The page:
It was commonly believed that a samurai would have no qualms about lopping off the head of a farmer or townsperson who failed to bow deeply enough as he passed by. This may or may have been true in the early 1800s. For example, within some of the more tradition-bound regions of feudal Japan, like Satsuma (Kagoshima) and Choshu (Yamaguchi). 

However, the peasantry of Hokusai's stomping ground, the low-lying Sumida neighborhood of Tokyo, did not seem overly concerned. 

This is apparent in "Mount Fuji Seen in the Distance from Senju Pleasure Quarter." A column of samurai march by while two farm women casually watch on. In a Kyoka picture book, "Mountains upon Mountains," the samurai are disheveled. Sloppily attired, they are most likely drunk. Clearly, 250 years of peace had taken a toll.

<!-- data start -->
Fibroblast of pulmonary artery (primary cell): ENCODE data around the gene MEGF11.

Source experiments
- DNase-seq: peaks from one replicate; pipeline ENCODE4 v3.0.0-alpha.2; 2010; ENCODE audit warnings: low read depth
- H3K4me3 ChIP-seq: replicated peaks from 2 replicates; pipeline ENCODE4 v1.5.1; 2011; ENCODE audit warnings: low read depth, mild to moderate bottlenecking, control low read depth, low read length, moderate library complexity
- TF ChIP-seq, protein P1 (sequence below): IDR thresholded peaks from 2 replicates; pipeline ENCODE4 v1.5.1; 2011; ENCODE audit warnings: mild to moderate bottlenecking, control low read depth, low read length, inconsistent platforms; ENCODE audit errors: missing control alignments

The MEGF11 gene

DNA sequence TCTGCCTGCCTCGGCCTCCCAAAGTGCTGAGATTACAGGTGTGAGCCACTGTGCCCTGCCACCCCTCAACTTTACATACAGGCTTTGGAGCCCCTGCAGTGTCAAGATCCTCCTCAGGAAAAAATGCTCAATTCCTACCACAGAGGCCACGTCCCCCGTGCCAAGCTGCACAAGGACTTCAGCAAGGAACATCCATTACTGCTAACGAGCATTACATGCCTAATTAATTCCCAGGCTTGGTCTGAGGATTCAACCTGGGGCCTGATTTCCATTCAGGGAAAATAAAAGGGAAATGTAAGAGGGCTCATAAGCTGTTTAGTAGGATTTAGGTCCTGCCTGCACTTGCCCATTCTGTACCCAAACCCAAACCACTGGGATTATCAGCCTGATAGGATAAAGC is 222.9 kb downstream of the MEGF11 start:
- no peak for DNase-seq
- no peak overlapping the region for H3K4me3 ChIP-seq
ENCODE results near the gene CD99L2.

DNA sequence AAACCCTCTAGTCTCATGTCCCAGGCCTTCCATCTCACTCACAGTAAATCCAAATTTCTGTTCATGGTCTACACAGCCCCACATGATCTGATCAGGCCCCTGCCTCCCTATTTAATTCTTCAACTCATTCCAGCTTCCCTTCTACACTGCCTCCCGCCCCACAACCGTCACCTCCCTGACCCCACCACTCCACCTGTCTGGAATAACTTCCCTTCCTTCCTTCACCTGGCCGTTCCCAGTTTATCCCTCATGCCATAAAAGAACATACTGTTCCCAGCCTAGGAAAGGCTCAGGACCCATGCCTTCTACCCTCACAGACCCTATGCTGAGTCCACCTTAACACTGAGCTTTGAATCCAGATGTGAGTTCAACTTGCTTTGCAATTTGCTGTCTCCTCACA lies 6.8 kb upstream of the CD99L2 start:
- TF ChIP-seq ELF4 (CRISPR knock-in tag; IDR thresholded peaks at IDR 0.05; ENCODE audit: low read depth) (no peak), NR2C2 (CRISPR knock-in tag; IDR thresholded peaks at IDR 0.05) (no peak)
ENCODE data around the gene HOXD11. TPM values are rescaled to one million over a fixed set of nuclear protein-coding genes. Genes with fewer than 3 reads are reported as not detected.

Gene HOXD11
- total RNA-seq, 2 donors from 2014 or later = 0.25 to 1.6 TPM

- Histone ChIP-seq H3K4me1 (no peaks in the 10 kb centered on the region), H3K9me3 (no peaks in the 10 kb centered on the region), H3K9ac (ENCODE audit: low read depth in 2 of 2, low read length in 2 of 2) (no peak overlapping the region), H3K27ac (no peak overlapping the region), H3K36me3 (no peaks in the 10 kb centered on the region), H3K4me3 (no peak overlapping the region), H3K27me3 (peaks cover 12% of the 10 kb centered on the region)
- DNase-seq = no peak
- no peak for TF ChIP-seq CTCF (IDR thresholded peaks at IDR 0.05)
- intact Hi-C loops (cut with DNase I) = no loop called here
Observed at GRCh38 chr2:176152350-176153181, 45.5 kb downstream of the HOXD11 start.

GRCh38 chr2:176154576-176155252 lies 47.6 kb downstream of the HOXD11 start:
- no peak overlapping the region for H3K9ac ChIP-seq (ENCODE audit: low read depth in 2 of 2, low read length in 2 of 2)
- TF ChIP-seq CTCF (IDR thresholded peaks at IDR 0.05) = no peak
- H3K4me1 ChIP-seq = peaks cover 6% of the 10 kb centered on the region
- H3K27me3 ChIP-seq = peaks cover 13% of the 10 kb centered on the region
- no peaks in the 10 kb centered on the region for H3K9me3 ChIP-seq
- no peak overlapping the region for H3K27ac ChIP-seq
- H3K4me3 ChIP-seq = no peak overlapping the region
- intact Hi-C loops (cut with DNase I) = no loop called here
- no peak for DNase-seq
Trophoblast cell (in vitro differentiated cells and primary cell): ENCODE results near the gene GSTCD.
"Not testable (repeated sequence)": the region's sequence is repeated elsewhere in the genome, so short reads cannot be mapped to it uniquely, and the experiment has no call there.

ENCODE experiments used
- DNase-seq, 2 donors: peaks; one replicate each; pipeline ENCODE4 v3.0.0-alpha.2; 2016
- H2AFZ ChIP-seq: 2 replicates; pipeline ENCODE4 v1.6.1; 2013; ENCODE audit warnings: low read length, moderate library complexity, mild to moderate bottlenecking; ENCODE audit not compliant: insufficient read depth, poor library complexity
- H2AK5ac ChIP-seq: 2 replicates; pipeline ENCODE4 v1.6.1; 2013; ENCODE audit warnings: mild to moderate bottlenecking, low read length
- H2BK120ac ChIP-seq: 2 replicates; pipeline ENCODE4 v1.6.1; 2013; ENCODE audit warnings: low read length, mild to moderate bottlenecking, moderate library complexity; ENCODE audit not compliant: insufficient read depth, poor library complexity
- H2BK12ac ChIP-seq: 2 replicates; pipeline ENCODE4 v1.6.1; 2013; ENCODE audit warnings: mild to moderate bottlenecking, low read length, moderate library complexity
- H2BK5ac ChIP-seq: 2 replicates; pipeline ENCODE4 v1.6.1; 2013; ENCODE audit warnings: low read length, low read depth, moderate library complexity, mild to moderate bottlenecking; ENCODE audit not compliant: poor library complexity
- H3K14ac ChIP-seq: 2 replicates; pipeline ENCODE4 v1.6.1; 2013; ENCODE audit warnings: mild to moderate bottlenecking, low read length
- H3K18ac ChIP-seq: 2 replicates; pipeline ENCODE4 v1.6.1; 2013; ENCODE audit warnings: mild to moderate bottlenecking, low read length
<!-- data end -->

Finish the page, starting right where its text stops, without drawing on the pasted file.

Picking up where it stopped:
An amusing inclusion within the Images of Samurai section is of a crowd of townsfolk attempting to gain a glimpse of a Dutch delegation that was visiting Tokyo. Holland was a largely secular power with little interest in the promotion of Christianity. Therefore, the Dutch were excluded from early Edo-era expulsion orders. However, they were compelled to remain on a man-made island off the coast of Nagasaki named Dejima

Every year (every four years from 1790), the chief of this Dutch trading post made a tribute journey to Edo. Once there, he was received by the ruling shogun. Hokusai captures the scene of a gawking crowd that includes a samurai who is holding a fan.